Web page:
After a couple of lean years, the Betfair Handicap Hurdle was re-fuelled by a maximum field and the prospect of a fascinating race.
And while the trials for the Gold Cup and the Champion Chase were only three-runner affairs, they were laced with interest, thanks to the return to action of two of the stars of last season, NATIVE RIVER and ALTIOR.
It rankled that these Grade Two races, the Betfair-sponsored Denman Chase and Game Spirit Chase, lagged way behind the handicap feature in terms of prize money. How can it be right that a well-weighted novice, KALASHNIKOV, can land fully £60,000 more for winning a handicap than Altior, arguably the best Jumps horse in training, for treating the soggy crowd to a comeback display that oozed class? No wonder these contests, which are framed to be stepping-stones to glory at the Festival, fail to attract contestants. Where is the incentive?
As he has proved with the likes of See You Then and Sprinter Sacre, there is no better trainer than Nicky Henderson for nursing a top horse back to full health, and Altior was majestic after his absence with wind problems in dismissing the consistent and much-improved Tingle Creek winner POLITOLOGUE. I was surprised that Paul Nicholls’s grey attempted to make all and even more surprised by his rather lean and light appearance. But no amount of tweaking with tactics or physical demeanour could have lived with the favourite, who is nailed on to land the big one next month.
Native River also marked his return in style and must have provided a bucketload of relief for Colin Tizzard after the failures of many of his other stable stars this term, such as Cue Card, Thistlecrack, Fox Norton and Finian’s Oscar. This is a horse for whom front-running does come naturally, and there are few more game and genuine attitudes than his at the business end of races. The nuts and bolts of his performance read well on paper but, of his two rivals, the runner-up, CLOUDY DREAM, palpably does not stay 3m, while SAPHIR DU RHEU palpably blew up from the third last after a similarly lengthy absence. In an open year for the Gold Cup, many will fancy Native River to improve on last season’s third, but he will need plenty of give in the ground to blunt the superior tactical speed of others.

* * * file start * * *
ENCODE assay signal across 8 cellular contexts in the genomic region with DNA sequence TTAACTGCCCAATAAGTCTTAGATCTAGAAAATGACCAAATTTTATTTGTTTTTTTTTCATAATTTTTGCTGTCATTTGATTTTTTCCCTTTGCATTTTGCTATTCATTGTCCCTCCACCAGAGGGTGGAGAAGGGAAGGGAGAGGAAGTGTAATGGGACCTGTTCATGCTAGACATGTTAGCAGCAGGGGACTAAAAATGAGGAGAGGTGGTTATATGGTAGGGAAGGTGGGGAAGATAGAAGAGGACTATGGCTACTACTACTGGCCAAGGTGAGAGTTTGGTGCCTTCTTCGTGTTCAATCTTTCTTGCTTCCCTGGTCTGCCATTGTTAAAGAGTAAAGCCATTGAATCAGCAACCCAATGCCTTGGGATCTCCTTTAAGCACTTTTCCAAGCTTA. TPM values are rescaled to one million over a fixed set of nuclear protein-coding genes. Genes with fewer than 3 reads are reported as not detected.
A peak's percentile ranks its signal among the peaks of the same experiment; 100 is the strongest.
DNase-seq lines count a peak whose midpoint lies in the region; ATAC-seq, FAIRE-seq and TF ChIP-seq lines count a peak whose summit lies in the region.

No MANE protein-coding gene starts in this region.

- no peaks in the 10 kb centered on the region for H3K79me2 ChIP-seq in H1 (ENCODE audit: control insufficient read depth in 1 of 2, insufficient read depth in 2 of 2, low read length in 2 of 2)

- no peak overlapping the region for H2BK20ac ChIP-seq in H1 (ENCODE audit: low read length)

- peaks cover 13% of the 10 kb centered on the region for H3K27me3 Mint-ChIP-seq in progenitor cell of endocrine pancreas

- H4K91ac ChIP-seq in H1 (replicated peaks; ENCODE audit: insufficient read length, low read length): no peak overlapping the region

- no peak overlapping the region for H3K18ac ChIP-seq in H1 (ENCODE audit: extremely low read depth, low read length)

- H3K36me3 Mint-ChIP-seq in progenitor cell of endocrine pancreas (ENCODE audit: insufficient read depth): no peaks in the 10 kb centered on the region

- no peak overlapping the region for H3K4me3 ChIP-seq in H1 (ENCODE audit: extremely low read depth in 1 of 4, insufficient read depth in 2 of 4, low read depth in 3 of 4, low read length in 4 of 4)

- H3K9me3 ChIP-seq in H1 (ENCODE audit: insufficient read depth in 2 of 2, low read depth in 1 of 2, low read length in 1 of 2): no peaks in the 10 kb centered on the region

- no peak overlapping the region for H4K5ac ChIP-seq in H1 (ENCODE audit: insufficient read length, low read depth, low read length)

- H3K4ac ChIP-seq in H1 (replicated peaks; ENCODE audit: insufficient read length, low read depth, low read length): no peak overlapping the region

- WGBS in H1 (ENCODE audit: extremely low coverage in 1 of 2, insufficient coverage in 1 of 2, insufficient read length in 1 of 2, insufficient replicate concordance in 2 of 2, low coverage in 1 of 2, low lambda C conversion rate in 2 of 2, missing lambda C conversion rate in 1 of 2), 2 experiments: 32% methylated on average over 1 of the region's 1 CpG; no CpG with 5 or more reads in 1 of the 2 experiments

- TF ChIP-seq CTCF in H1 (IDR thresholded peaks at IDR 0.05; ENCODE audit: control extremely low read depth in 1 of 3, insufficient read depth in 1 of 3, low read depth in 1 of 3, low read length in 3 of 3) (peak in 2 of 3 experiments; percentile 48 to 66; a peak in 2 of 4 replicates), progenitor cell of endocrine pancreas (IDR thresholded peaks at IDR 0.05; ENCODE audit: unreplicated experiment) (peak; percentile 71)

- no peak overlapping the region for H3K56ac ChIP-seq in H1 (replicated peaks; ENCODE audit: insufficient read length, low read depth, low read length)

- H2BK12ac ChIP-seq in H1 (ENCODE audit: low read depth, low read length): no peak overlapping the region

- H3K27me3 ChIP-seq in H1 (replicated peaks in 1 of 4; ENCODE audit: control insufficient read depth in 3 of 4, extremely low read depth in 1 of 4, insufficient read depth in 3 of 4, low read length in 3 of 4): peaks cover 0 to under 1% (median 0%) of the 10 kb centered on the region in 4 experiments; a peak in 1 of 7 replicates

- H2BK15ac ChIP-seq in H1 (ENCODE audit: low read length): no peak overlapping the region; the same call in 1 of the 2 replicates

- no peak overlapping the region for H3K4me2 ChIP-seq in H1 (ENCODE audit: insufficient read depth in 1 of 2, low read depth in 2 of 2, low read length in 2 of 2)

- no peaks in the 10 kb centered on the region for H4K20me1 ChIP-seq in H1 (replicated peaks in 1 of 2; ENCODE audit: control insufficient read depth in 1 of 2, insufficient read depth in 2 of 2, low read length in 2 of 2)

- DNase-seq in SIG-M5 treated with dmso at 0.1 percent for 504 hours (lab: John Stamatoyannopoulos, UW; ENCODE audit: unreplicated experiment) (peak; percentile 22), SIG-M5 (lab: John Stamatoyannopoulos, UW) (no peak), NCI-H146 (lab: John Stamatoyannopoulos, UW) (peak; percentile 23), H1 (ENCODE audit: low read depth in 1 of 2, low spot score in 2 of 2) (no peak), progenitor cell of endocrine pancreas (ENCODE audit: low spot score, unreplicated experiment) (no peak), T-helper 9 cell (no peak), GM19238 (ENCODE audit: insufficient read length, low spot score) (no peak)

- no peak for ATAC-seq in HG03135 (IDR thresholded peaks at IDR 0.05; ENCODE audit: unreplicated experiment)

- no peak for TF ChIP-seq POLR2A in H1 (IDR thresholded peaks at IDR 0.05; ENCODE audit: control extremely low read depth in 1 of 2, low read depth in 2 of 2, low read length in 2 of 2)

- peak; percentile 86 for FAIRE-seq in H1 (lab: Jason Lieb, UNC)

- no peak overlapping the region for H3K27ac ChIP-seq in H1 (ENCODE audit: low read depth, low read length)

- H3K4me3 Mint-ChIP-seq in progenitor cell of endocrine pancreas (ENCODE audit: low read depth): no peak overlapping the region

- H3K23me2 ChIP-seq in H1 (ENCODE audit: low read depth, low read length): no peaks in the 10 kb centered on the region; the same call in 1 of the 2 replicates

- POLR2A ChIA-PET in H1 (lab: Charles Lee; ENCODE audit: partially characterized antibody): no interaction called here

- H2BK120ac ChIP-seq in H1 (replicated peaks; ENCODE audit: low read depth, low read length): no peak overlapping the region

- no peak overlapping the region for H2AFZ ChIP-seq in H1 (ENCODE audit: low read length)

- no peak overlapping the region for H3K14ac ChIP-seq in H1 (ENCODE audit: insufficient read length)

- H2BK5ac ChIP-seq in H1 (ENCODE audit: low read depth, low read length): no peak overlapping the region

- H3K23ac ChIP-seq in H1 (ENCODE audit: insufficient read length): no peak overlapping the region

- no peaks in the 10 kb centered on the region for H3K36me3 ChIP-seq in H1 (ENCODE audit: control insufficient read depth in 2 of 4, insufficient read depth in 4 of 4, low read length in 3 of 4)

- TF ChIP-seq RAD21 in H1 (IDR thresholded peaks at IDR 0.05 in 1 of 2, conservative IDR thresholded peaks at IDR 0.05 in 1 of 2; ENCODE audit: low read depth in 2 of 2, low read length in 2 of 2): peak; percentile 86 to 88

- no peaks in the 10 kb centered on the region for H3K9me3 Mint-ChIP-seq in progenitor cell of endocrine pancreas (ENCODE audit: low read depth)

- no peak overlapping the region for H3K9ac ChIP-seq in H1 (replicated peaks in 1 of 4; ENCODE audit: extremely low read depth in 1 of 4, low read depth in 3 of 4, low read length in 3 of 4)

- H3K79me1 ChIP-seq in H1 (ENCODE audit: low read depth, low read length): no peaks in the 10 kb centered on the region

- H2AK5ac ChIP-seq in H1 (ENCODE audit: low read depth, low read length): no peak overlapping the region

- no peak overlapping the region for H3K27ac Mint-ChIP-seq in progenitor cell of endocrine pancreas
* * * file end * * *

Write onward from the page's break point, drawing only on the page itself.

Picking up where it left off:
Give in the ground was certainly not lacking for the big hurdle race. In fact, they ended up so spreadeagled by the line that it assumed the appearance of a Heavy-ground grueller, the form of which might not be too trustworthy. OK, the first two home boast Grade One credentials on their CVs, but many of their rivals could not handle the combination of an exacting gallop and stamina-sapping conditions. Indeed, Willie Mullins’s runner-up, BLEU ET ROUGE (a Coral Cup winner in waiting if ever I’ve seen one), was the only horse of all 24 to travel with any comfort, and it was informative afterwards to hear one of the jockeys, Nico De Boinville, say “it rode like a pretty brutal race as we went very hard in ground as bad as it gets”.
As a result, it’s hard to assess the performance of the winner, Kalashnikov, because he barely travelled a yard, yet still bolted up, putting more than 21 lengths between himself and fourth. Amy Murphy’s 5yo was being ridden or scrubbed along from as early as the first flight down the back and while you have to admire his resolution in answering every one of jockey Jack Quinlan’s calls, you also have to wonder how much such an examination will have taken out of him.
Did he struggle because he didn’t enjoy the ground, as he hadn’t seemed to either when grinding out a similar performance when second in the Tolworth Hurdle at Sandown a month earlier? Or was he labouring because he needs further than 2m, which he is bred for, and/or requires fences, which he is built for? We will find out the answer when he tackles the opening race of the Festival, the Sky Bet Supreme Novices’ Hurdle. Personally, I would much rather be on his ready Tolworth conqueror, Tom George’s SUMMERVILLE BOY who, inexplicably, can be backed at more than twice the odds of Kalashnikov.
Quite what odds you can get on BARTERS HILL reviving his peak form, I’m not too sure. But they must be three figures after he blotted the copybook of the high-profile horses making their comebacks at Newbury. At his best, Ben Pauling’s 8yo would have carried home his rivals in the 3m handicap hurdle, especially off a very fair mark of 142, and he was duly backed to do so. But making all on such testing ground was too much of an ask after 456 days off the track. He was harried for the lead and folded tamely in the home straight.
Elsewhere on the card, I was impressed by the change of gear unleashed by Henderson’s improving novice hurdler, WHATSWRONGWITHYOU, in the first. Yes, it was a weak contest, particularly after the exit of his main rival at the first flight, but his form is stacking up nicely and a rise in the weights for this win of just 6lb to 139 seems very generous to me and should enable the champion trainer to find a good handicap with him.
At the other end of the afternoon, the conditions did rather spoil what had promised to be a stonking Bumper. Both BREWIN’UPASTORM and GOOD BOY BOBBY came to win but couldn’t pick up in the mud while, from his more prominent pitch, ACEY MILAN simply kept galloping. I wouldn’t be inclined to desert the former two, but Anthony Honeyball’s winner should be respected because it’s very rare for 4yos to land this race.
So, with ‘Super Saturday’ out of the way, just two more major weekends remain before the Festival excitement cranks up a million gears. A superb Betfair Ascot Chase is on the cards this weekend, as well as the last throw of the Festival dice for some Irish horses at Gowran Park, before a sprinkling of graded heats at Kempton the following week.
If there was such a thing as a Cheltenham Advent calendar (and of course, there should be), we’d be opening the windows by now.